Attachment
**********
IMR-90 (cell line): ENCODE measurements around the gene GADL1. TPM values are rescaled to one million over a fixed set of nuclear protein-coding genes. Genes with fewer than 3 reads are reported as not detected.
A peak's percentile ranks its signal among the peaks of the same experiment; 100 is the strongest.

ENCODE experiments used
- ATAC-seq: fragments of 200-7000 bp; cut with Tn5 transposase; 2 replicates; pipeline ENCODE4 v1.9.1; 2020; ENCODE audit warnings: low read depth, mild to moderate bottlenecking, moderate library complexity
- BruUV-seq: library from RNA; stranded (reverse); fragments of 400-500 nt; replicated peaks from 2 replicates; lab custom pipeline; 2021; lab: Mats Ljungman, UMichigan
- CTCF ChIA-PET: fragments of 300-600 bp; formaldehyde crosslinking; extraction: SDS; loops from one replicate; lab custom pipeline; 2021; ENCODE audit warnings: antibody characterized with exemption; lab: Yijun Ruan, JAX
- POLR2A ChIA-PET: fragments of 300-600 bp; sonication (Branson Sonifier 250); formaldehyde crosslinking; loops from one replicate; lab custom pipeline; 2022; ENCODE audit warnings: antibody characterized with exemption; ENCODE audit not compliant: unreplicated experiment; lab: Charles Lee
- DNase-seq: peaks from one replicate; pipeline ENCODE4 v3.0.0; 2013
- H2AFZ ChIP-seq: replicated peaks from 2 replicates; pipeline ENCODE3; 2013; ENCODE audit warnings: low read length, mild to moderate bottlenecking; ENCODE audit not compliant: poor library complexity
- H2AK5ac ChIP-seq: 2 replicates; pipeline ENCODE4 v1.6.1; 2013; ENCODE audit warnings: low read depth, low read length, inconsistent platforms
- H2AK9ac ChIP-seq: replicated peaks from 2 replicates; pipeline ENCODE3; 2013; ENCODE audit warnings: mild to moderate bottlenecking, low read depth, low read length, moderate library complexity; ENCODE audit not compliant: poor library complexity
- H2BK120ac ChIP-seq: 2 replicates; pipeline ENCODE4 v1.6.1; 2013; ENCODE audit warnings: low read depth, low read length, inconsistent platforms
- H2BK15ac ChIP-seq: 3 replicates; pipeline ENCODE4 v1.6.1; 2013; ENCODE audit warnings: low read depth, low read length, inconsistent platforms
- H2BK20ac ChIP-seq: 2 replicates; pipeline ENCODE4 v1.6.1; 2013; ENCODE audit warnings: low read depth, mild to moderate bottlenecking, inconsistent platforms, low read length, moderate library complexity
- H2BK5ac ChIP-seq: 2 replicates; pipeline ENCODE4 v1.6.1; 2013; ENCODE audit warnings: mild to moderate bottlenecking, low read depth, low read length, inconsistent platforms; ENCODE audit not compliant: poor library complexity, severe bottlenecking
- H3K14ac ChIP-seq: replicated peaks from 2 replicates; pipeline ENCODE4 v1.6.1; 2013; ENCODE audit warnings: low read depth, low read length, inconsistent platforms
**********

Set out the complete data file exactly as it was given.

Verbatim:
IMR-90 (cell line): ENCODE measurements around the gene GADL1. TPM values are rescaled to one million over a fixed set of nuclear protein-coding genes. Genes with fewer than 3 reads are reported as not detected.
A peak's percentile ranks its signal among the peaks of the same experiment; 100 is the strongest.

ENCODE experiments used
- ATAC-seq: fragments of 200-7000 bp; cut with Tn5 transposase; 2 replicates; pipeline ENCODE4 v1.9.1; 2020; ENCODE audit warnings: low read depth, mild to moderate bottlenecking, moderate library complexity
- BruUV-seq: library from RNA; stranded (reverse); fragments of 400-500 nt; replicated peaks from 2 replicates; lab custom pipeline; 2021; lab: Mats Ljungman, UMichigan
- CTCF ChIA-PET: fragments of 300-600 bp; formaldehyde crosslinking; extraction: SDS; loops from one replicate; lab custom pipeline; 2021; ENCODE audit warnings: antibody characterized with exemption; lab: Yijun Ruan, JAX
- POLR2A ChIA-PET: fragments of 300-600 bp; sonication (Branson Sonifier 250); formaldehyde crosslinking; loops from one replicate; lab custom pipeline; 2022; ENCODE audit warnings: antibody characterized with exemption; ENCODE audit not compliant: unreplicated experiment; lab: Charles Lee
- DNase-seq: peaks from one replicate; pipeline ENCODE4 v3.0.0; 2013
- H2AFZ ChIP-seq: replicated peaks from 2 replicates; pipeline ENCODE3; 2013; ENCODE audit warnings: low read length, mild to moderate bottlenecking; ENCODE audit not compliant: poor library complexity
- H2AK5ac ChIP-seq: 2 replicates; pipeline ENCODE4 v1.6.1; 2013; ENCODE audit warnings: low read depth, low read length, inconsistent platforms
- H2AK9ac ChIP-seq: replicated peaks from 2 replicates; pipeline ENCODE3; 2013; ENCODE audit warnings: mild to moderate bottlenecking, low read depth, low read length, moderate library complexity; ENCODE audit not compliant: poor library complexity
- H2BK120ac ChIP-seq: 2 replicates; pipeline ENCODE4 v1.6.1; 2013; ENCODE audit warnings: low read depth, low read length, inconsistent platforms
- H2BK15ac ChIP-seq: 3 replicates; pipeline ENCODE4 v1.6.1; 2013; ENCODE audit warnings: low read depth, low read length, inconsistent platforms
- H2BK20ac ChIP-seq: 2 replicates; pipeline ENCODE4 v1.6.1; 2013; ENCODE audit warnings: low read depth, mild to moderate bottlenecking, inconsistent platforms, low read length, moderate library complexity
- H2BK5ac ChIP-seq: 2 replicates; pipeline ENCODE4 v1.6.1; 2013; ENCODE audit warnings: mild to moderate bottlenecking, low read depth, low read length, inconsistent platforms; ENCODE audit not compliant: poor library complexity, severe bottlenecking
- H3K14ac ChIP-seq: replicated peaks from 2 replicates; pipeline ENCODE4 v1.6.1; 2013; ENCODE audit warnings: low read depth, low read length, inconsistent platforms